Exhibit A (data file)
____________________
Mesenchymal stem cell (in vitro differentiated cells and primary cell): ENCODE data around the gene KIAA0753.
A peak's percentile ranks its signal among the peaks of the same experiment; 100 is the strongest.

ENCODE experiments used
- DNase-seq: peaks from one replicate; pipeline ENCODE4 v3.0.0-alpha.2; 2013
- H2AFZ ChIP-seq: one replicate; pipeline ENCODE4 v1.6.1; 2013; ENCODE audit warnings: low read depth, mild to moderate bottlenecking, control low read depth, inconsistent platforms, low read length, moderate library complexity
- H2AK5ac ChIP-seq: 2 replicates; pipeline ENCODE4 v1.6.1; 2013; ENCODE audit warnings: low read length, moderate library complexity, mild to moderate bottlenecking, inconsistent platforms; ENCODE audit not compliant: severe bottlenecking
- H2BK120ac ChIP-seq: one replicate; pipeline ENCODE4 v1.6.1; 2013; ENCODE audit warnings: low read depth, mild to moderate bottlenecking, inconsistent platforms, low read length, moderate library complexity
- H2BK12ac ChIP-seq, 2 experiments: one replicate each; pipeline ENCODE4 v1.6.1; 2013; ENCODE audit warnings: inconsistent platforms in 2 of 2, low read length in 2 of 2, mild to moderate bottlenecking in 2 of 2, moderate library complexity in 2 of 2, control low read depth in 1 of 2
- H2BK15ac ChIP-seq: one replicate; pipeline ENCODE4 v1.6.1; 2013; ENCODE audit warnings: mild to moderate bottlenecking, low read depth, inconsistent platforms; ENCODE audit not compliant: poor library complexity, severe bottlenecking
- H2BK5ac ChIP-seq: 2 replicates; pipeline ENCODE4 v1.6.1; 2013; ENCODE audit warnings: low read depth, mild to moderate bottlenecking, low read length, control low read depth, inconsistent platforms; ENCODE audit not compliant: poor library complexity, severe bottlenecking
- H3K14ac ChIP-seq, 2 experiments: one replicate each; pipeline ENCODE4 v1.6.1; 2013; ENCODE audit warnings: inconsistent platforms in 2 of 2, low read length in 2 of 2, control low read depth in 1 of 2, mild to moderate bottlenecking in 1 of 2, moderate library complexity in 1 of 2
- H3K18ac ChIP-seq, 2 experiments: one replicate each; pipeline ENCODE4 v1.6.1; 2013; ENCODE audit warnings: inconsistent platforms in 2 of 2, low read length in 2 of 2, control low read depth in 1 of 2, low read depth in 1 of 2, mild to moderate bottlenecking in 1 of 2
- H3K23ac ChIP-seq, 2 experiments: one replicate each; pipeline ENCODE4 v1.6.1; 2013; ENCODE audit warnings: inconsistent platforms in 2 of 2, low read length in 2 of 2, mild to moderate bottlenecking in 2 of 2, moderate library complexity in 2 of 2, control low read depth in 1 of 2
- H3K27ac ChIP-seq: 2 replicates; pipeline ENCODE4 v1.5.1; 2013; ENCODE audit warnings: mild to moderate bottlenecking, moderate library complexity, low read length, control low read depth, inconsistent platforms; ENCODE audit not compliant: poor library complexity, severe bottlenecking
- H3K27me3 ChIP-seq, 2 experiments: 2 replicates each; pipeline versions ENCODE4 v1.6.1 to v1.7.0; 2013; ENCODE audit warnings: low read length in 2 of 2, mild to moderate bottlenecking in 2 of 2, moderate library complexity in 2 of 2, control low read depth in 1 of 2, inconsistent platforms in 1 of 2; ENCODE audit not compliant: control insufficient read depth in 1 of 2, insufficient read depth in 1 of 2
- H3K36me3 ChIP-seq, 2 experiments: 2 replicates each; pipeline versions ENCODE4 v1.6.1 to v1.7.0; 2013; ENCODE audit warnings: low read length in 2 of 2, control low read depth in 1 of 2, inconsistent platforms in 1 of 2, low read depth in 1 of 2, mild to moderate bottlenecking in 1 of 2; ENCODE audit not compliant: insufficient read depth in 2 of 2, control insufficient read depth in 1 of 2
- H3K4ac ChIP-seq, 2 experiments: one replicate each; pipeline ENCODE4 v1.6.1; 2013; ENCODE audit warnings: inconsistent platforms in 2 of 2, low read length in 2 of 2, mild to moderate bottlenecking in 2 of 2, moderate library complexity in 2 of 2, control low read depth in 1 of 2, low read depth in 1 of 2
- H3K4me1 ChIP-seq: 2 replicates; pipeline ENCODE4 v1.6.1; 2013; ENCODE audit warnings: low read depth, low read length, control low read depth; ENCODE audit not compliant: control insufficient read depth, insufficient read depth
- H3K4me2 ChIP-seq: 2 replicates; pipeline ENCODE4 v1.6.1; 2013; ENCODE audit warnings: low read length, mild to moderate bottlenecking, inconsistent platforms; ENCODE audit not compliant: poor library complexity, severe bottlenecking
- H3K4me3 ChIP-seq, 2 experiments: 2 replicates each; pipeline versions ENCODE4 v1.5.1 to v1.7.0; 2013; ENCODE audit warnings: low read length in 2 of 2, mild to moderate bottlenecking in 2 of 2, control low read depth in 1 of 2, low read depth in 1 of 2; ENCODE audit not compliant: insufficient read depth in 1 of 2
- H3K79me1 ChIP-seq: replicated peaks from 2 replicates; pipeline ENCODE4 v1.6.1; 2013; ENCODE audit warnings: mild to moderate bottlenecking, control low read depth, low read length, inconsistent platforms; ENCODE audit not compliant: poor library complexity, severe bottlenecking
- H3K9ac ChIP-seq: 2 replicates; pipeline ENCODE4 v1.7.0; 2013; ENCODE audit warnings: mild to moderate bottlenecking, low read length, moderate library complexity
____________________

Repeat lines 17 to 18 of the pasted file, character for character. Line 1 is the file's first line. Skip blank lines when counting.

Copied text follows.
- H3K4ac ChIP-seq, 2 experiments: one replicate each; pipeline ENCODE4 v1.6.1; 2013; ENCODE audit warnings: inconsistent platforms in 2 of 2, low read length in 2 of 2, mild to moderate bottlenecking in 2 of 2, moderate library complexity in 2 of 2, control low read depth in 1 of 2, low read depth in 1 of 2
- H3K4me1 ChIP-seq: 2 replicates; pipeline ENCODE4 v1.6.1; 2013; ENCODE audit warnings: low read depth, low read length, control low read depth; ENCODE audit not compliant: control insufficient read depth, insufficient read depth